21. Brian Machovina, Kenneth J. Feeley, William J. Ripple, 2015, Biodiversity conservation: The key is reducing meat consumption, Science of the Total Environment
  22. Weary, D. M., von Keyserling, M. A. G., 2017, Public concerns about dairy-cow welfare: how should the industry respond?, Animal Production Science
  23. DeSmog, 2019, Ireland’s Meat and Dairy Farmers Bring in Tobacco PR Farm to Tackle Image Problem
  24. EU Transparency Register
  25. Genetics Home Reference, Lactose Intolerance, U.S. National Library of Medicine
  26. WHO (World Health Organization), The Carcinogenicity of the Consumption of Red Meat and Processed Meat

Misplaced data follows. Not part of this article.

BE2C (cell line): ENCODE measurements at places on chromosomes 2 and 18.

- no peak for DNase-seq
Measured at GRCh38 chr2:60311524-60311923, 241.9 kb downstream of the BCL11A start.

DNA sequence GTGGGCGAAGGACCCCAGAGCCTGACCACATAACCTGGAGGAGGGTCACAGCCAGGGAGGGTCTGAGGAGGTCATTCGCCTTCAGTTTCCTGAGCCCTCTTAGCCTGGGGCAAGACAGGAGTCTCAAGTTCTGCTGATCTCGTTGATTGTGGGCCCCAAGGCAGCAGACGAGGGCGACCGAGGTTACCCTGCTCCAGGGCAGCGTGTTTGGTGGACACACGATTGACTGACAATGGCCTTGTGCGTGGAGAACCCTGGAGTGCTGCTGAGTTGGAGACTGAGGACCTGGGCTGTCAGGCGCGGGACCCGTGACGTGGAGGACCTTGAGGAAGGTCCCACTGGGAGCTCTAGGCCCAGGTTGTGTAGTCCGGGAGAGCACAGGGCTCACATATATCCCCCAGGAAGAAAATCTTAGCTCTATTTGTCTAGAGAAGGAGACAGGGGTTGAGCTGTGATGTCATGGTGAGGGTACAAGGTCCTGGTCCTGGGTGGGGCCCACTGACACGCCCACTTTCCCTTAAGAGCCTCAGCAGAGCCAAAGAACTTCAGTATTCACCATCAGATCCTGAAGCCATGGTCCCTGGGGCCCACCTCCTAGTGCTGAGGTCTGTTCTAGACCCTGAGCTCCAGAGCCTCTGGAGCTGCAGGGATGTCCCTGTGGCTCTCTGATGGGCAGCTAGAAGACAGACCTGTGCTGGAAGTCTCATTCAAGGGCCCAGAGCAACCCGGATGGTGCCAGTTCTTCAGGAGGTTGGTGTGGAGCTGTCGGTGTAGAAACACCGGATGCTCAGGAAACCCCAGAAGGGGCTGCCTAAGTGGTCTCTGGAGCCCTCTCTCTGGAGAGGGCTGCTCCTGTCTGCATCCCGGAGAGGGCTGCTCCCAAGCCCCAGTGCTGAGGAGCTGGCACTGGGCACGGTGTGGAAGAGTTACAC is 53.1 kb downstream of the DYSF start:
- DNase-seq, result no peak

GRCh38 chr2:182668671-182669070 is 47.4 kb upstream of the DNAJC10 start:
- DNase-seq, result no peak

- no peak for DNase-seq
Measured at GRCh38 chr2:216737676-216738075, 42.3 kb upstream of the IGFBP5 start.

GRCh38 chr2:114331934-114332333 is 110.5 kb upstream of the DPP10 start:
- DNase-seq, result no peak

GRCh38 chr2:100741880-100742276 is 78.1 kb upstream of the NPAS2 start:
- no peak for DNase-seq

27. Cancer dot org, World Health Organization Says Processed Meat Causes Cancer
  28. Kahleova, H., Levin, S., Barnard, N.D., 2018, Vegetarian Dietary Patterns and Cardiovascular Disease, Progress in Cardiovascular Diseases, Volume 61, Issue 1, May–June 2018, Pages 54-61
  29. HSPH (Harvard School of Public Health), Calcium: What’s Best for Your Bones and Health?, Harvard University
  30. Michaëlsson, K. et al, 2014, Milk intake and risk of mortality and fractures in women and men, BMJ
  31. Michelfelder, A.J., 2009, Soy: a complete source of protein, American Family Physician, American Academy of Family Physicians, Jan 1;79(1):43-7
  32. Pugh, A. M. et al, 2019, Role of forest regrowth in global carbon sink dynamics, Proceedings of the National Academy of Sciences, PNAS March 5, 2019 116
  33. Garnett, T., Godde, C., 2017, FCRN (Food Climate Research Network), Oxford Martin Programme on the Future of Food, University of Oxford